• 1 •
I'm looking forward to a great concert tonight with the Chicago Composers Orchestra. The group sounds terrific and is such a crucial thing to have in this city. Congratulations to everyone involved with putting it together and keeping it going. (This being a full orchestra, that's a lot of people!)
• 2 •
On a totally unrelated note, and I'm a couple years behind in my praise here, but Of Montreal's Hissing Fauna, Are You the Destroyer? is the most recent in the series of pop albums that come along in my life every so often and cast the whole pursuit in a fresh and exciting new light. And I'm not just talking about the song titles, with which I am hopelessly enamored, e.g. "Gronlandic Edit."
The record's normative M.O. involves efficient three-minute pop tunes with tons of musical/productional brilliance stretched across concise lyrical conceptions. But in the centerpiece, the 12-minute "The Past Is a Grotesque Animal," the approach is turned on its head. Here the musical continuum is astonishingly consistent, is basically the canvas, and the forward temporal element comes from a rush of lyrical ideas.
He begins like this: "The past is a grotesque animal and in its eyes you see how completely wrong you can be."
And moves through this: "I'm flunking out, I'm flunking out, I'm gone, I'm just gone, but at least I author my own disaster."
And this: "Sometimes I wonder if you're mythologizing me like I do you," among other things,
Before ending here: "None of our secrets are physical now."
• 3 •
I also reread The Great Gatsby to begin 2011; the universe kept mentioning it to me and I decided it was time. I'm floored with how deftly Fitzgerald handles the past. The book is all about the past, but you don't even realize it for most of the text. Until the end when the lyrical ideas increase in density and frequency, this just remains implicit in the way the characters comport themselves.
The message I suppose is that the past is gone, though it's not that simple or stark, so pithy summary isn't that informative. The messier poetic truths the whole novel gives us are much more useful.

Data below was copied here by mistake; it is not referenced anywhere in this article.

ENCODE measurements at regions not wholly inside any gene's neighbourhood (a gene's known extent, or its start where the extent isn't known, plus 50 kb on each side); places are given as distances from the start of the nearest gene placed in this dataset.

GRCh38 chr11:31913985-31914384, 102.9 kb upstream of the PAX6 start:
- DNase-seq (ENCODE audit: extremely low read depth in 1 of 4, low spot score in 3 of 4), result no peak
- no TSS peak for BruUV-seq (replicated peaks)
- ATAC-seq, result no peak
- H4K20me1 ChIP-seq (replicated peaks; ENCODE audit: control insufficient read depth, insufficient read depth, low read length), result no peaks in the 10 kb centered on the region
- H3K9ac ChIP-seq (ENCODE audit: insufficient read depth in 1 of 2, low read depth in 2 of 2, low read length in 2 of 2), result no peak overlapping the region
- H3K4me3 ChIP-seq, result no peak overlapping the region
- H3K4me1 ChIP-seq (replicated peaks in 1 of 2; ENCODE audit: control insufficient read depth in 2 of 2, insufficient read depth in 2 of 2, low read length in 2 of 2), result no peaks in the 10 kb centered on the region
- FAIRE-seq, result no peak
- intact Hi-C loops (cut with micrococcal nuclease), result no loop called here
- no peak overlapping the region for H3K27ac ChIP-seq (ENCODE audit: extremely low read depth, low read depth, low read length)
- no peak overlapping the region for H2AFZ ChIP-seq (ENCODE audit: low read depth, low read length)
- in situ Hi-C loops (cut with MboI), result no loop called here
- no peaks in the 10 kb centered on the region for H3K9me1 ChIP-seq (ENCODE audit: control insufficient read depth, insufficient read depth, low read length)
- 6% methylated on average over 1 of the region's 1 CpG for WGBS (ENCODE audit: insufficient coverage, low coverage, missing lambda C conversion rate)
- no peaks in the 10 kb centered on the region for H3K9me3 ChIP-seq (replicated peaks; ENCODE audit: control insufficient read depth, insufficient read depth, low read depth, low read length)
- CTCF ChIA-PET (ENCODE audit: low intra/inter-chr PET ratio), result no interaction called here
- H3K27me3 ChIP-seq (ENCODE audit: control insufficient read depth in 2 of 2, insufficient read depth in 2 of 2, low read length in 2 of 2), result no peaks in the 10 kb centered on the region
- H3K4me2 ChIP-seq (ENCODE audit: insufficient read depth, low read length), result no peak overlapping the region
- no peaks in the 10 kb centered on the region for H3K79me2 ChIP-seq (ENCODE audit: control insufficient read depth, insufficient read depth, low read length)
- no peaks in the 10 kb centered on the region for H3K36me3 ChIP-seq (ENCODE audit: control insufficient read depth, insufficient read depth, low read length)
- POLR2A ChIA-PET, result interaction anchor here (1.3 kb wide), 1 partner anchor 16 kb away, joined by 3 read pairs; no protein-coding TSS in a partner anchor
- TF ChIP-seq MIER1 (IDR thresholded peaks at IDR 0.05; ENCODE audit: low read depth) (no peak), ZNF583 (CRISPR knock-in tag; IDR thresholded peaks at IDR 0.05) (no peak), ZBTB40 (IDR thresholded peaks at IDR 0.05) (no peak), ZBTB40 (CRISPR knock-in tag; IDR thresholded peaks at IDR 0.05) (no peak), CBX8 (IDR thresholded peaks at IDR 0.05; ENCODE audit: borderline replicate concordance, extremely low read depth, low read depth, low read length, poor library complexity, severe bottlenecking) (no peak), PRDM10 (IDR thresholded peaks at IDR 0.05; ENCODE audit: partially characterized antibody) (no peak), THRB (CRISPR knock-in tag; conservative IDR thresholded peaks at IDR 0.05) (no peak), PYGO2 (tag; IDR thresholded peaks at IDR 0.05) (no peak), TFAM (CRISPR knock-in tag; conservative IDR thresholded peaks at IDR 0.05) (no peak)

Throughout there are so many little and big metaphors of things disappearing--the glow of afternoon light in a living room, a radiant look on someone's face. Most notably it's the heat of summer, which wraps around most of the events and especially the climactic day of the story. The characters don't realize the "cooling twilight," their autumnal moment, is coming until it's already emphatically arrived. And I guess the tragedy lies in that lack of recognition.
"He talked a lot about the past, and I gathered that he wanted to recover something, some idea of himself perhaps, that had gone into loving Daisy. His life had been confused and disordered since then, but if he could once return to a certain starting place and go over it all slowly, he could find out what that thing was..."
And a page later:
"Through all he said, even through his appalling sentimentality, I was reminded of something--an elusive rhythm, a fragment of lost words, that I had heard somewhere a long time ago. For a moment a phrase tried to take shape in my mouth and my lips parted like a dumb man's, as though there was more struggling upon them than a wisp of startled air. But they made no sound, and what I had almost remembered was uncommunicable forever."
• 4 •
Because I can't end on a note like that, I'll head back to Kevin Barnes' lyrics.
"I spent the winter with my nose buried in a book while trying to restructure my character, 'cause it had become vile to its creator. And through many dreadful nights I lay praying to a saint that nobody has heard of and waiting for some high times to come again."
On the last page of The Great Gatsby, Fitzgerald wonders if in the European's first encounter with the American continent he stood "face to face for the last time in history with something commensurate to his capacity for wonder." In little ways we experience that rush of newness and possibility when we set our eyes on a new place, a fresh idea... when we imagine a saint... when I hear an album that really surprises me.
Here's to a new year in which we'll seek elusive rhythms not just in the past, but in the continents that remain unexplored--if not to humanity as a whole, then to each of us personally. May our modest new experiences always be sufficient to satisfy our capacity for wonder.
10 Best of 2014
January: Wyoming and the Open
February: New Mexico and the Holes
Notes on The Accounts